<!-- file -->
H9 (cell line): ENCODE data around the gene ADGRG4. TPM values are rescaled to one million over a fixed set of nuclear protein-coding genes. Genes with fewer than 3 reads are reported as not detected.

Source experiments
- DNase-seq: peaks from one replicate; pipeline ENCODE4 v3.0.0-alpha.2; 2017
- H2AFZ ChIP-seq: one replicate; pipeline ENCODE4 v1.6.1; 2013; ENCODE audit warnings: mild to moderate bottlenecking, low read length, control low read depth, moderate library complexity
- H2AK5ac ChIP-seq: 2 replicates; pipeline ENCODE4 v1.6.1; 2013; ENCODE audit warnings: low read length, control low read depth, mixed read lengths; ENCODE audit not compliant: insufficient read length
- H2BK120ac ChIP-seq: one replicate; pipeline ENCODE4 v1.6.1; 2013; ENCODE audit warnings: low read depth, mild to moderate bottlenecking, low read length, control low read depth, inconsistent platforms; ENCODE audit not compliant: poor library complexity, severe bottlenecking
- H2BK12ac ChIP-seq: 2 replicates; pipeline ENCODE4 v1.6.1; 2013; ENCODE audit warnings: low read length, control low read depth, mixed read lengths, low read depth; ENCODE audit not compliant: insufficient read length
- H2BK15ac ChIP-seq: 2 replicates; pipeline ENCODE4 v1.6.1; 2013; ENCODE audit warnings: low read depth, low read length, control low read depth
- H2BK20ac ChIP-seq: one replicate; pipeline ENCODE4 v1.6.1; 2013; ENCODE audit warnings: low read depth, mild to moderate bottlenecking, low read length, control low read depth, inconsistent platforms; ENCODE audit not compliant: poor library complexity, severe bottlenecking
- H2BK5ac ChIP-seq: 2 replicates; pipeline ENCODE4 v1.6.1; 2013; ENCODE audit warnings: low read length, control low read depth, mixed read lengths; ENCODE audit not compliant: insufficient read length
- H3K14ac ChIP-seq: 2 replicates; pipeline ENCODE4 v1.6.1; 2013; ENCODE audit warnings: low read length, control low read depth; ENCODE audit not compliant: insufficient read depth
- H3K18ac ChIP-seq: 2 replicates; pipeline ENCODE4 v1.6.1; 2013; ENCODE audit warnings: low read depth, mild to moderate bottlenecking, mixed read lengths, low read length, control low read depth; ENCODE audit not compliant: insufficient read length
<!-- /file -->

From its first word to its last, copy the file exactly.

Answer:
H9 (cell line): ENCODE data around the gene ADGRG4. TPM values are rescaled to one million over a fixed set of nuclear protein-coding genes. Genes with fewer than 3 reads are reported as not detected.

Source experiments
- DNase-seq: peaks from one replicate; pipeline ENCODE4 v3.0.0-alpha.2; 2017
- H2AFZ ChIP-seq: one replicate; pipeline ENCODE4 v1.6.1; 2013; ENCODE audit warnings: mild to moderate bottlenecking, low read length, control low read depth, moderate library complexity
- H2AK5ac ChIP-seq: 2 replicates; pipeline ENCODE4 v1.6.1; 2013; ENCODE audit warnings: low read length, control low read depth, mixed read lengths; ENCODE audit not compliant: insufficient read length
- H2BK120ac ChIP-seq: one replicate; pipeline ENCODE4 v1.6.1; 2013; ENCODE audit warnings: low read depth, mild to moderate bottlenecking, low read length, control low read depth, inconsistent platforms; ENCODE audit not compliant: poor library complexity, severe bottlenecking
- H2BK12ac ChIP-seq: 2 replicates; pipeline ENCODE4 v1.6.1; 2013; ENCODE audit warnings: low read length, control low read depth, mixed read lengths, low read depth; ENCODE audit not compliant: insufficient read length
- H2BK15ac ChIP-seq: 2 replicates; pipeline ENCODE4 v1.6.1; 2013; ENCODE audit warnings: low read depth, low read length, control low read depth
- H2BK20ac ChIP-seq: one replicate; pipeline ENCODE4 v1.6.1; 2013; ENCODE audit warnings: low read depth, mild to moderate bottlenecking, low read length, control low read depth, inconsistent platforms; ENCODE audit not compliant: poor library complexity, severe bottlenecking
- H2BK5ac ChIP-seq: 2 replicates; pipeline ENCODE4 v1.6.1; 2013; ENCODE audit warnings: low read length, control low read depth, mixed read lengths; ENCODE audit not compliant: insufficient read length
- H3K14ac ChIP-seq: 2 replicates; pipeline ENCODE4 v1.6.1; 2013; ENCODE audit warnings: low read length, control low read depth; ENCODE audit not compliant: insufficient read depth
- H3K18ac ChIP-seq: 2 replicates; pipeline ENCODE4 v1.6.1; 2013; ENCODE audit warnings: low read depth, mild to moderate bottlenecking, mixed read lengths, low read length, control low read depth; ENCODE audit not compliant: insufficient read length